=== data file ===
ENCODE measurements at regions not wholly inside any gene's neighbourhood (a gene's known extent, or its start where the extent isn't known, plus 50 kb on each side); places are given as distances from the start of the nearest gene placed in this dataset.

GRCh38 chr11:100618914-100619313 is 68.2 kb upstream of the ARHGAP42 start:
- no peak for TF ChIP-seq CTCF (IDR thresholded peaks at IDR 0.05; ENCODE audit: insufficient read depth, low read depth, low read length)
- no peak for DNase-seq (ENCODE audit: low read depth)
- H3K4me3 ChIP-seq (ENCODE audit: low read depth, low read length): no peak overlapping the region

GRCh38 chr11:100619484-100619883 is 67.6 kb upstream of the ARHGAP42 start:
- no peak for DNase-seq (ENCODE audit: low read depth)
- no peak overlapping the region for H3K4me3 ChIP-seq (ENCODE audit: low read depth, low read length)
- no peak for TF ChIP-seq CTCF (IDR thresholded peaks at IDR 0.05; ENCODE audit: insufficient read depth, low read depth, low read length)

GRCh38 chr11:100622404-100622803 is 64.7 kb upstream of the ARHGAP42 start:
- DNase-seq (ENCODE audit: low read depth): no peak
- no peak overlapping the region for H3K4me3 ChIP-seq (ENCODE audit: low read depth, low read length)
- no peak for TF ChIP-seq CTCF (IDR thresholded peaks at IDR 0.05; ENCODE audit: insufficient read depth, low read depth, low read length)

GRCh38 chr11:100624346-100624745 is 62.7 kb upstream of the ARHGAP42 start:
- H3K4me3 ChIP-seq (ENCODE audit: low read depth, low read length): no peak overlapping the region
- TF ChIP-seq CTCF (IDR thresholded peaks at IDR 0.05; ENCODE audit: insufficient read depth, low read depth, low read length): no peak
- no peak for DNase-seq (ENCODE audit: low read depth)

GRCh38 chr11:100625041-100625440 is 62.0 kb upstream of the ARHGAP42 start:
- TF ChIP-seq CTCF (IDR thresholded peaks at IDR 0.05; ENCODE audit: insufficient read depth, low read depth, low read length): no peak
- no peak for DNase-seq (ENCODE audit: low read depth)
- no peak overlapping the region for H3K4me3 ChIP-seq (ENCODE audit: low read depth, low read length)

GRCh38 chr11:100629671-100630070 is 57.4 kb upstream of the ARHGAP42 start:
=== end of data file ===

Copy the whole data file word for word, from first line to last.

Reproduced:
ENCODE measurements at regions not wholly inside any gene's neighbourhood (a gene's known extent, or its start where the extent isn't known, plus 50 kb on each side); places are given as distances from the start of the nearest gene placed in this dataset.

GRCh38 chr11:100618914-100619313 is 68.2 kb upstream of the ARHGAP42 start:
- no peak for TF ChIP-seq CTCF (IDR thresholded peaks at IDR 0.05; ENCODE audit: insufficient read depth, low read depth, low read length)
- no peak for DNase-seq (ENCODE audit: low read depth)
- H3K4me3 ChIP-seq (ENCODE audit: low read depth, low read length): no peak overlapping the region

GRCh38 chr11:100619484-100619883 is 67.6 kb upstream of the ARHGAP42 start:
- no peak for DNase-seq (ENCODE audit: low read depth)
- no peak overlapping the region for H3K4me3 ChIP-seq (ENCODE audit: low read depth, low read length)
- no peak for TF ChIP-seq CTCF (IDR thresholded peaks at IDR 0.05; ENCODE audit: insufficient read depth, low read depth, low read length)

GRCh38 chr11:100622404-100622803 is 64.7 kb upstream of the ARHGAP42 start:
- DNase-seq (ENCODE audit: low read depth): no peak
- no peak overlapping the region for H3K4me3 ChIP-seq (ENCODE audit: low read depth, low read length)
- no peak for TF ChIP-seq CTCF (IDR thresholded peaks at IDR 0.05; ENCODE audit: insufficient read depth, low read depth, low read length)

GRCh38 chr11:100624346-100624745 is 62.7 kb upstream of the ARHGAP42 start:
- H3K4me3 ChIP-seq (ENCODE audit: low read depth, low read length): no peak overlapping the region
- TF ChIP-seq CTCF (IDR thresholded peaks at IDR 0.05; ENCODE audit: insufficient read depth, low read depth, low read length): no peak
- no peak for DNase-seq (ENCODE audit: low read depth)

GRCh38 chr11:100625041-100625440 is 62.0 kb upstream of the ARHGAP42 start:
- TF ChIP-seq CTCF (IDR thresholded peaks at IDR 0.05; ENCODE audit: insufficient read depth, low read depth, low read length): no peak
- no peak for DNase-seq (ENCODE audit: low read depth)
- no peak overlapping the region for H3K4me3 ChIP-seq (ENCODE audit: low read depth, low read length)

GRCh38 chr11:100629671-100630070 is 57.4 kb upstream of the ARHGAP42 start: